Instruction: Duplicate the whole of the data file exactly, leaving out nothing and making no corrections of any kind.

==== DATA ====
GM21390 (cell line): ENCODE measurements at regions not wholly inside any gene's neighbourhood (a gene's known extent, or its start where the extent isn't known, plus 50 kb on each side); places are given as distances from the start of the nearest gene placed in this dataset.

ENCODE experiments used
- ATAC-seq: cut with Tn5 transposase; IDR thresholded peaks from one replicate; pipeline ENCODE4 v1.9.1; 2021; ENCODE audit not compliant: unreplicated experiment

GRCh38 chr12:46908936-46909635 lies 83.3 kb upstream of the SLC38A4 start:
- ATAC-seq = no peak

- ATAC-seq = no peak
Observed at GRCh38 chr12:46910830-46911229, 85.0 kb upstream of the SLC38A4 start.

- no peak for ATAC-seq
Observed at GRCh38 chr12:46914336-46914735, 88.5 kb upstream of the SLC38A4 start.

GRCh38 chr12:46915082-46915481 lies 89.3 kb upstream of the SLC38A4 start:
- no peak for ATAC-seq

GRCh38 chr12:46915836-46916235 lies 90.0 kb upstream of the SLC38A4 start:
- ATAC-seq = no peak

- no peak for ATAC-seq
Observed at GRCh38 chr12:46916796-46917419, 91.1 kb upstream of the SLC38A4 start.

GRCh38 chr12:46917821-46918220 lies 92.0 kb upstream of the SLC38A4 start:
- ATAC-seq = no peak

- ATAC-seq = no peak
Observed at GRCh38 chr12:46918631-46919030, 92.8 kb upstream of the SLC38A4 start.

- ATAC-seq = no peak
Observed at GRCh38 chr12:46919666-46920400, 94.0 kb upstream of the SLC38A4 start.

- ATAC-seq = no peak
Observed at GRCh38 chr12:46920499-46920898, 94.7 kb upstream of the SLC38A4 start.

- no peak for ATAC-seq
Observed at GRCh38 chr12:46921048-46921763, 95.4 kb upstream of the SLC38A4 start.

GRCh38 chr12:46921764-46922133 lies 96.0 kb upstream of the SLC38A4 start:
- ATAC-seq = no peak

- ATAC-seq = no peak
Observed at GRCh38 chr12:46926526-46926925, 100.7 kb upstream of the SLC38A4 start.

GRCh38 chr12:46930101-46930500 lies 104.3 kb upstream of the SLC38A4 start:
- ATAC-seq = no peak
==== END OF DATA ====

GM21390 (cell line): ENCODE measurements at regions not wholly inside any gene's neighbourhood (a gene's known extent, or its start where the extent isn't known, plus 50 kb on each side); places are given as distances from the start of the nearest gene placed in this dataset.

ENCODE experiments used
- ATAC-seq: cut with Tn5 transposase; IDR thresholded peaks from one replicate; pipeline ENCODE4 v1.9.1; 2021; ENCODE audit not compliant: unreplicated experiment

GRCh38 chr12:46908936-46909635 lies 83.3 kb upstream of the SLC38A4 start:
- ATAC-seq = no peak

- ATAC-seq = no peak
Observed at GRCh38 chr12:46910830-46911229, 85.0 kb upstream of the SLC38A4 start.

- no peak for ATAC-seq
Observed at GRCh38 chr12:46914336-46914735, 88.5 kb upstream of the SLC38A4 start.

GRCh38 chr12:46915082-46915481 lies 89.3 kb upstream of the SLC38A4 start:
- no peak for ATAC-seq

GRCh38 chr12:46915836-46916235 lies 90.0 kb upstream of the SLC38A4 start:
- ATAC-seq = no peak

- no peak for ATAC-seq
Observed at GRCh38 chr12:46916796-46917419, 91.1 kb upstream of the SLC38A4 start.

GRCh38 chr12:46917821-46918220 lies 92.0 kb upstream of the SLC38A4 start:
- ATAC-seq = no peak

- ATAC-seq = no peak
Observed at GRCh38 chr12:46918631-46919030, 92.8 kb upstream of the SLC38A4 start.

- ATAC-seq = no peak
Observed at GRCh38 chr12:46919666-46920400, 94.0 kb upstream of the SLC38A4 start.

- ATAC-seq = no peak
Observed at GRCh38 chr12:46920499-46920898, 94.7 kb upstream of the SLC38A4 start.

- no peak for ATAC-seq
Observed at GRCh38 chr12:46921048-46921763, 95.4 kb upstream of the SLC38A4 start.

GRCh38 chr12:46921764-46922133 lies 96.0 kb upstream of the SLC38A4 start:
- ATAC-seq = no peak

- ATAC-seq = no peak
Observed at GRCh38 chr12:46926526-46926925, 100.7 kb upstream of the SLC38A4 start.

GRCh38 chr12:46930101-46930500 lies 104.3 kb upstream of the SLC38A4 start:
- ATAC-seq = no peak